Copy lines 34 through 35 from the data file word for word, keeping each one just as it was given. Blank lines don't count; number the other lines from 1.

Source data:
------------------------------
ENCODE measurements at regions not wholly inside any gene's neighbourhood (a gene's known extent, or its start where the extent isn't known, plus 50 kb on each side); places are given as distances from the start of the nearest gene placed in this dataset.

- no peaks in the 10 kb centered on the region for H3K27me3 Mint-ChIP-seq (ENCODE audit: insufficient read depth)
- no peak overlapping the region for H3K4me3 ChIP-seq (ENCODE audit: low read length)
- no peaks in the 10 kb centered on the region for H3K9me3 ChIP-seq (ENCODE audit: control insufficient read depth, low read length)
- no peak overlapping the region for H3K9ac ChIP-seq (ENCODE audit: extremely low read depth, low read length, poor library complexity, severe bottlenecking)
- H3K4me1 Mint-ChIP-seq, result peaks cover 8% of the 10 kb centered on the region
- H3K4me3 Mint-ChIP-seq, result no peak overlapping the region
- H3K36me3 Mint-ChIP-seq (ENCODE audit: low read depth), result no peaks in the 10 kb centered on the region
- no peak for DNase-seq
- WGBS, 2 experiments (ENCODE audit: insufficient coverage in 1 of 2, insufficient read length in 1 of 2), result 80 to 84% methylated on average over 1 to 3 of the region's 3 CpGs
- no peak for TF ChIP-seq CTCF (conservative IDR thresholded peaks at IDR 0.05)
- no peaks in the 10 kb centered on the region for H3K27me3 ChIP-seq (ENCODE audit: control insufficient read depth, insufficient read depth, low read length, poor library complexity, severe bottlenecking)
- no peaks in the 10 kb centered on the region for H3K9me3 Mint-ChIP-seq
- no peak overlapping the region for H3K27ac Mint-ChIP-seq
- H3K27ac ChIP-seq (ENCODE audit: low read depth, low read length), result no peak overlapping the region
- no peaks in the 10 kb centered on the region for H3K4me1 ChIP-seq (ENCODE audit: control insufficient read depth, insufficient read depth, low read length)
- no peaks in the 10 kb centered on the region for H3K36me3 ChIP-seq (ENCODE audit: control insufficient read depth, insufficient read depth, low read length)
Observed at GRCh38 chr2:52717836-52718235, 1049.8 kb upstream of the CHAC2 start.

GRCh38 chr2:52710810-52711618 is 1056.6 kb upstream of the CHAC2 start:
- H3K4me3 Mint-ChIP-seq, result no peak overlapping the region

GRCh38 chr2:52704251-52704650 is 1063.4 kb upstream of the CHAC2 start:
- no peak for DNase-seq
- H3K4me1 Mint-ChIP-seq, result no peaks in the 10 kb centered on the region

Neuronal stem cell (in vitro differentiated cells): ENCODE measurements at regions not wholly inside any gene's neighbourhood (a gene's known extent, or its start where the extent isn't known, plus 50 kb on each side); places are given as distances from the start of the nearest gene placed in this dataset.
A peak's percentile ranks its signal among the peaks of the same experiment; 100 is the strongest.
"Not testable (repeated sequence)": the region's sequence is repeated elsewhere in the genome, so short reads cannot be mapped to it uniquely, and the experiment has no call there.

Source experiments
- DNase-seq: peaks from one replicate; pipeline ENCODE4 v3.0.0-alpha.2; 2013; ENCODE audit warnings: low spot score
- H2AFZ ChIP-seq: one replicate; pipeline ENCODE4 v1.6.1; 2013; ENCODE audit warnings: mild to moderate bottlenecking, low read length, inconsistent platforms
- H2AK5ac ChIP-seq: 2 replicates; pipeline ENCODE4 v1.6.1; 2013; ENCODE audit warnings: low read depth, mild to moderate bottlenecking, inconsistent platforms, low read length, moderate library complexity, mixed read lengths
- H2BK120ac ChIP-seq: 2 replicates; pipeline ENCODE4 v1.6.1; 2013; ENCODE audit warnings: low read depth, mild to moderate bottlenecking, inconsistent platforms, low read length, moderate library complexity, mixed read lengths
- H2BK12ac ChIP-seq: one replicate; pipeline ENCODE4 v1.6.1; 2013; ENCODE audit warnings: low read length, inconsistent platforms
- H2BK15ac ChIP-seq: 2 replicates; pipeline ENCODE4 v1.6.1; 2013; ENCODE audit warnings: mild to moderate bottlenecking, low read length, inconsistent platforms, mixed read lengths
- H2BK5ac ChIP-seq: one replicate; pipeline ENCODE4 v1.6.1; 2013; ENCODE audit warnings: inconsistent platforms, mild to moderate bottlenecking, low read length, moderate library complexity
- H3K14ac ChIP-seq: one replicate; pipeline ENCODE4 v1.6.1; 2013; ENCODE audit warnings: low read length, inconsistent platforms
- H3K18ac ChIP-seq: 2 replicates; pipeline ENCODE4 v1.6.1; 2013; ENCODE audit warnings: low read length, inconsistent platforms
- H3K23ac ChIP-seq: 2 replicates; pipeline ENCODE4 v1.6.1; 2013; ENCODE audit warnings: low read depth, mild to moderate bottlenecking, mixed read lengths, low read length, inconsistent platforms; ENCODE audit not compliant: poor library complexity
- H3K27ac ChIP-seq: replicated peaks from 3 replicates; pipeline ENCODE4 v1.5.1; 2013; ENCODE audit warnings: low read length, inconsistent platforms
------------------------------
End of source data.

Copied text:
- H2BK5ac ChIP-seq: one replicate; pipeline ENCODE4 v1.6.1; 2013; ENCODE audit warnings: inconsistent platforms, mild to moderate bottlenecking, low read length, moderate library complexity
- H3K14ac ChIP-seq: one replicate; pipeline ENCODE4 v1.6.1; 2013; ENCODE audit warnings: low read length, inconsistent platforms